A NASA picture taken from the ISS gives an impressive sight of the eruption. Ashes have been ejected up to 20 kms into the atmosphere. Only a few hours after the eruption, the sulfur dioxide cloud of the volcano covered an area of 2.407 kms in width and 926 kms in length above the island. During the following weeks, the aerosoles spread over the whole northern hemisphere.
Since the end of June, also in Central Europe unusual twilights are observed. The up-to-date Lidar measurement from the Hohenpeissenberg observatory in Bavaria shows three aerosol layers in altitudes of 15, 18 and 22 kms in comparison to the eruption of Mt. Pinatubo. It is very interesting that the layers in 15 and 18 kms have come here with westerly winds passing over Alaska, Canada and the Atlantic Ocean, while the layer in 22 kms has been transported to us by stratospheric easterly winds passing over Asia (Russia/China). So the volcanic aerosoles have travelled around half of the planet in two different directions (the lower layers eastward and the upper one westward), meeting again here over Europe. I think this is worth to be mentioned.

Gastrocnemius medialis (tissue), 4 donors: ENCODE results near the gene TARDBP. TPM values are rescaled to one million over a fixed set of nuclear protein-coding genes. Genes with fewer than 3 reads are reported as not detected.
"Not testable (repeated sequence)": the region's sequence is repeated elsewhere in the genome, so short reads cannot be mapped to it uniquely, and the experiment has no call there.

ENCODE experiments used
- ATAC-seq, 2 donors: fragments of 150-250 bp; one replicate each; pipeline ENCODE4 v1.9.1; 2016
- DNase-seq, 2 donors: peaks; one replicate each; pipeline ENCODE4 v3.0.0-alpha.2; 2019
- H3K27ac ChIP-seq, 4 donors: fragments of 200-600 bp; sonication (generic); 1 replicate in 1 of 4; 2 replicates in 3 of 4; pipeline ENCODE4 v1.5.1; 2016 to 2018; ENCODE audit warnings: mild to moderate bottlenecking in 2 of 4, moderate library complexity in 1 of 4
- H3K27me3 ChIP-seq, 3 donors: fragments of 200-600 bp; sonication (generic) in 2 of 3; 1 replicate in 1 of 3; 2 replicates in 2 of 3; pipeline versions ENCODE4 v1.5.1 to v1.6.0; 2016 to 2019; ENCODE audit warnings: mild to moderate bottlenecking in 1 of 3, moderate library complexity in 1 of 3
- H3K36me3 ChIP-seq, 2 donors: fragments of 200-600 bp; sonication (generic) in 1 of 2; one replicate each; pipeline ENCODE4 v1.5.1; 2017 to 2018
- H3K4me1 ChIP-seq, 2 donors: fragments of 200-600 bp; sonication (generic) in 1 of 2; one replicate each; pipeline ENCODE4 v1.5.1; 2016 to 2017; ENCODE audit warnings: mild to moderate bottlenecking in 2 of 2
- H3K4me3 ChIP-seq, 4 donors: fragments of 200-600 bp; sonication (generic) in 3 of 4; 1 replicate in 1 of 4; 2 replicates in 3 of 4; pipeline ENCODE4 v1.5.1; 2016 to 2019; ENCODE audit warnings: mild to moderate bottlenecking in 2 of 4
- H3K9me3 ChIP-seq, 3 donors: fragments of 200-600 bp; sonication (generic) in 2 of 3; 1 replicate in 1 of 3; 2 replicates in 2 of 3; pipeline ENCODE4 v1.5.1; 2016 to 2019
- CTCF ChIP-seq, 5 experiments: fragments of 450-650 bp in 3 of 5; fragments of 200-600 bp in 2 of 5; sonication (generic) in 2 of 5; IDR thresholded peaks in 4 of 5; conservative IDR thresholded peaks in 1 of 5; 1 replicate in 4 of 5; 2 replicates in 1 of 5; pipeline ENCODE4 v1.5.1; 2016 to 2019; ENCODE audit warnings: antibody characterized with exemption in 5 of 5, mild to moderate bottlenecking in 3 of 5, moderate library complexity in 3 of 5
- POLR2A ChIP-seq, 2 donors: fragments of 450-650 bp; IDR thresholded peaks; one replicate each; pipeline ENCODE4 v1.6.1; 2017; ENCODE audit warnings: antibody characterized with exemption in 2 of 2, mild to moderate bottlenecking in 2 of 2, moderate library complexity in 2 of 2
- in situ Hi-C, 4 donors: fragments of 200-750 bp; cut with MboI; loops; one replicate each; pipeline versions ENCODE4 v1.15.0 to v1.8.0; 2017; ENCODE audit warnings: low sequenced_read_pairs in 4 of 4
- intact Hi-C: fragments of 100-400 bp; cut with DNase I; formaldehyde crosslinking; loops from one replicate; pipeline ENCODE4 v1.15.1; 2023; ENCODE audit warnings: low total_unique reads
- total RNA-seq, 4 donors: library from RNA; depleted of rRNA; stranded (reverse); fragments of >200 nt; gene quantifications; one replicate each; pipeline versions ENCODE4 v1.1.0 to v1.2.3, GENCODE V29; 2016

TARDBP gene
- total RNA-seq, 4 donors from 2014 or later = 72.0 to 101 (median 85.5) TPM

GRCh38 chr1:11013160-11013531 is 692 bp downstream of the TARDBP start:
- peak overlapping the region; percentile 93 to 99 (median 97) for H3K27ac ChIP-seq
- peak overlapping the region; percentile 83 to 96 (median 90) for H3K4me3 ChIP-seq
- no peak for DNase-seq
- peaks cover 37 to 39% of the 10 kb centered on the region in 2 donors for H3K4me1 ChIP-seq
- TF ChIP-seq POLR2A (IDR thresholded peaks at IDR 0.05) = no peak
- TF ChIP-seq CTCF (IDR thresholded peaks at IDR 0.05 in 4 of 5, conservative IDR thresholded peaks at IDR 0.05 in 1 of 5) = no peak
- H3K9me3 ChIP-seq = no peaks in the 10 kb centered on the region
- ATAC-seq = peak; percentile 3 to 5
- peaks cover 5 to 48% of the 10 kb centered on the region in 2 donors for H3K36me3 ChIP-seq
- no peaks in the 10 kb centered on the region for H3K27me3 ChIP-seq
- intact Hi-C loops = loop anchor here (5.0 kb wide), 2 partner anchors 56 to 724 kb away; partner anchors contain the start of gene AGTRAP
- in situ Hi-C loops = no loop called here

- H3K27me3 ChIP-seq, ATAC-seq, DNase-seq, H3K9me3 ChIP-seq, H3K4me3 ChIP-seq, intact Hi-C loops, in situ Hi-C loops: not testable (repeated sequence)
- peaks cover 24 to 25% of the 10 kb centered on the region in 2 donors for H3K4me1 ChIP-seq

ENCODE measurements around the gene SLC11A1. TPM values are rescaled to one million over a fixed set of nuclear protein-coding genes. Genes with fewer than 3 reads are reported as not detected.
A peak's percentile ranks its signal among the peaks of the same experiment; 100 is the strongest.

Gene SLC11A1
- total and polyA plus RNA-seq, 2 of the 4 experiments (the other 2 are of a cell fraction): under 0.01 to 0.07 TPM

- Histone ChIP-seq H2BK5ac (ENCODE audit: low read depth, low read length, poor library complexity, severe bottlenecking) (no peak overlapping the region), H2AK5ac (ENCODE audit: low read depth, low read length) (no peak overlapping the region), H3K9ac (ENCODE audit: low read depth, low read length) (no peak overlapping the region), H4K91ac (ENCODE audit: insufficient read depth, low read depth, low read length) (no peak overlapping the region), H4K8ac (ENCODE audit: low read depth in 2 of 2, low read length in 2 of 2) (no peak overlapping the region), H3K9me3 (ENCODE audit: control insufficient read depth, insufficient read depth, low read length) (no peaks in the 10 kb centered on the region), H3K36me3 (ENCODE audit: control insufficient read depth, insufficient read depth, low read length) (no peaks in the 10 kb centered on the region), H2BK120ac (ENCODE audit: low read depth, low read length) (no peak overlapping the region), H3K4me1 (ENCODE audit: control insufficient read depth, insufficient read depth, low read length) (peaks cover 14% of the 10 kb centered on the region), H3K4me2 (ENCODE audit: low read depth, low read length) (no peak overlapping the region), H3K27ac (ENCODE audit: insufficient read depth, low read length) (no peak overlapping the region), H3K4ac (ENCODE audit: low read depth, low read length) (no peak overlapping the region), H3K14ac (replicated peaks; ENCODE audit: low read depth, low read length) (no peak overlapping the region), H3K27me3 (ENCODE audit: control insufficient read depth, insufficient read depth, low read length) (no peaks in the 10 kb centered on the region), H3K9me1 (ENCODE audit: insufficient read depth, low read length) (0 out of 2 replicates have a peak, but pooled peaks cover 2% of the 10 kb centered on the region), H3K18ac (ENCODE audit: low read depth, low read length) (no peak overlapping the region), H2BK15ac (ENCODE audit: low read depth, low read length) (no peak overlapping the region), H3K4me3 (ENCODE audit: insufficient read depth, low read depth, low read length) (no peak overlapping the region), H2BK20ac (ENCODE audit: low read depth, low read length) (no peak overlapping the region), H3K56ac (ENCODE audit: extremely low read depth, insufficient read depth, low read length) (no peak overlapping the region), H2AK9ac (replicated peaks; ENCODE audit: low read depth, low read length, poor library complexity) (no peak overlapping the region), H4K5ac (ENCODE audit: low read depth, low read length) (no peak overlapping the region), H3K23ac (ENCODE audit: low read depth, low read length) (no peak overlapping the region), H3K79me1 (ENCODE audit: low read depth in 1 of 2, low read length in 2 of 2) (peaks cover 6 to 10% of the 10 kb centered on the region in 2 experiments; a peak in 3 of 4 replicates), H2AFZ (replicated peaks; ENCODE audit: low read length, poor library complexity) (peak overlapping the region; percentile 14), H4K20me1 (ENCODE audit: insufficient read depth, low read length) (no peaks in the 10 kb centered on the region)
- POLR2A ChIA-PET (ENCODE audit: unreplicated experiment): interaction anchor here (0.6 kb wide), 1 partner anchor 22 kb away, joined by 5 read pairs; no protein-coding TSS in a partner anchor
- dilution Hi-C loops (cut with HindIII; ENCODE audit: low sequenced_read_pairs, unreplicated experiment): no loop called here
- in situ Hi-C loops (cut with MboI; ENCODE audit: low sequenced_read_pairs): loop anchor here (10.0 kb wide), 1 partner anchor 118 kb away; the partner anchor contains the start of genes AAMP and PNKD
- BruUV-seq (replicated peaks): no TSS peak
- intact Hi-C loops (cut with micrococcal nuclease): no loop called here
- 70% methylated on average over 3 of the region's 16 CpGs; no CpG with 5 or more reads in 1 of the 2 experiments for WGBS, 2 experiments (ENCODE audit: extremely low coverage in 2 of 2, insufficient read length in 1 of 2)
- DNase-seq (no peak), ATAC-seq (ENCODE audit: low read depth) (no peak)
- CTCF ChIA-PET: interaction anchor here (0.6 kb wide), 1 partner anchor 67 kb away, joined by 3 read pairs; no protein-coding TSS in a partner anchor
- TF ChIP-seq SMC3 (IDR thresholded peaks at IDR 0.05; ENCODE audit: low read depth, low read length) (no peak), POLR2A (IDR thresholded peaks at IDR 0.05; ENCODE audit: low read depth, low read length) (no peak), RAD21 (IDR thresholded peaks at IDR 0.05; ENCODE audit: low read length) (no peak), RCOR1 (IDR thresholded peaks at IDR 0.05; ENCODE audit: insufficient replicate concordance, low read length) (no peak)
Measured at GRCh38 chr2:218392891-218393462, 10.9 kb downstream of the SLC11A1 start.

On July 4, Peter Krämer observed the caracteristic crepuscular rays (picture above). On July 13, Reinhard Nitze photographed the most spectacular volcanic twilight in Barsinghausen near Hanover (Fig. 3). In his picture, the high aerosol clouds can easily be recognized. These clouds still receive sunlight while normal cirrus clouds are already within the shadow of the earth.
During the past few days, there were also noctilucent clouds visible, which passed over to the reddish aerosol clouds in lower layers. There should be unusual twilights visible also during the following weeks.